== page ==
Climatic and Anthropogenic Impacts on δ13C Variations in a Stalagmite from Central China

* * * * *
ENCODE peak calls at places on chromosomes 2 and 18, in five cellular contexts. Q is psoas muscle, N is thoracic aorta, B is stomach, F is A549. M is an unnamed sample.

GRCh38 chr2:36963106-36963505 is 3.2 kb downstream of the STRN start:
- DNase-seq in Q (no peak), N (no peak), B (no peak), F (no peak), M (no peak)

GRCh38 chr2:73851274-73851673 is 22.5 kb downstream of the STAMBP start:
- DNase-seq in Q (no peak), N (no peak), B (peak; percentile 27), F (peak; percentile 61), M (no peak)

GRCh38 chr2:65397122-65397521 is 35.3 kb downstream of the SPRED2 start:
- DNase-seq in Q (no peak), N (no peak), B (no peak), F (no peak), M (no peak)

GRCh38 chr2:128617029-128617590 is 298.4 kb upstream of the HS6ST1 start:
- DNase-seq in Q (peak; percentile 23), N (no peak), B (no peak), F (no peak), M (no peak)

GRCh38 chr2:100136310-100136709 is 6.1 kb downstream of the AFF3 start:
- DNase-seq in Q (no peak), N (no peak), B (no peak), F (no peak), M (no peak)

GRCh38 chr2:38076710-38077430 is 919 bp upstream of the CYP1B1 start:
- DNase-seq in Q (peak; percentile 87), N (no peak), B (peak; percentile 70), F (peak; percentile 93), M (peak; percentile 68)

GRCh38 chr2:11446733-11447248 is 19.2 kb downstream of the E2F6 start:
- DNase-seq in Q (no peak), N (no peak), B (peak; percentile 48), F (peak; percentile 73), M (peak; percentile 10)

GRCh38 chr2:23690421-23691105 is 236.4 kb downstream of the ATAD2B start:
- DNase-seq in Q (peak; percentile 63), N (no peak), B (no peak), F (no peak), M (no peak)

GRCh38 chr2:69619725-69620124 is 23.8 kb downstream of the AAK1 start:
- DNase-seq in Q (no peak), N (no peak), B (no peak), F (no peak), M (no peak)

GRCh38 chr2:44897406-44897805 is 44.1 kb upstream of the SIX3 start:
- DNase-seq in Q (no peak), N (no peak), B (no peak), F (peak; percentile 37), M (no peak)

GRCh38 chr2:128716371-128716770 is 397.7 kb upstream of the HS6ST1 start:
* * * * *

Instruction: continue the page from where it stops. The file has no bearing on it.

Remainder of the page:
In this paper, we present a δ13C record that covers the past 750 years at a resolution of 2 - 3 years which was preserved in a precisely dated stalagmite (DY-1) obtained from the Dayu Cave on the south flank of the Qinling Mountains in central China. Between 1249 AD and 1800 AD, climate-induced vegetation changes appear to have been the primary control on δ13C values at a centennial scale. Variations in precipitation amounts control the residence time of seepage water and may have affected the dissolution of bedrock, prior carbonate precipitation in the unsaturated zone above the cave, and the degassing of CO2 within the cave. These hydrogeochemical processes are likely to have been the most important controls on δ13C levels over annual to decadal scales, and may also have influenced centennial-scale variations. The reduced δ13C value of atmospheric CO2 since the Industrial Revolution may have caused the decreasing trend in δ13C values seen in stalagmite DY-1 after 1800 AD. Increased visitor numbers in the unventilated Dayu Cave over time produced a large amount of CO2, and maintained a raised level of pCO2 in the cave air. This artificially enhanced pCO2 may have decreased the fraction of CO2 degassing, and hence carbonate precipitation, which could partly cause the decreasing trend in the stalagmite δ13C seen over the past 200 years.

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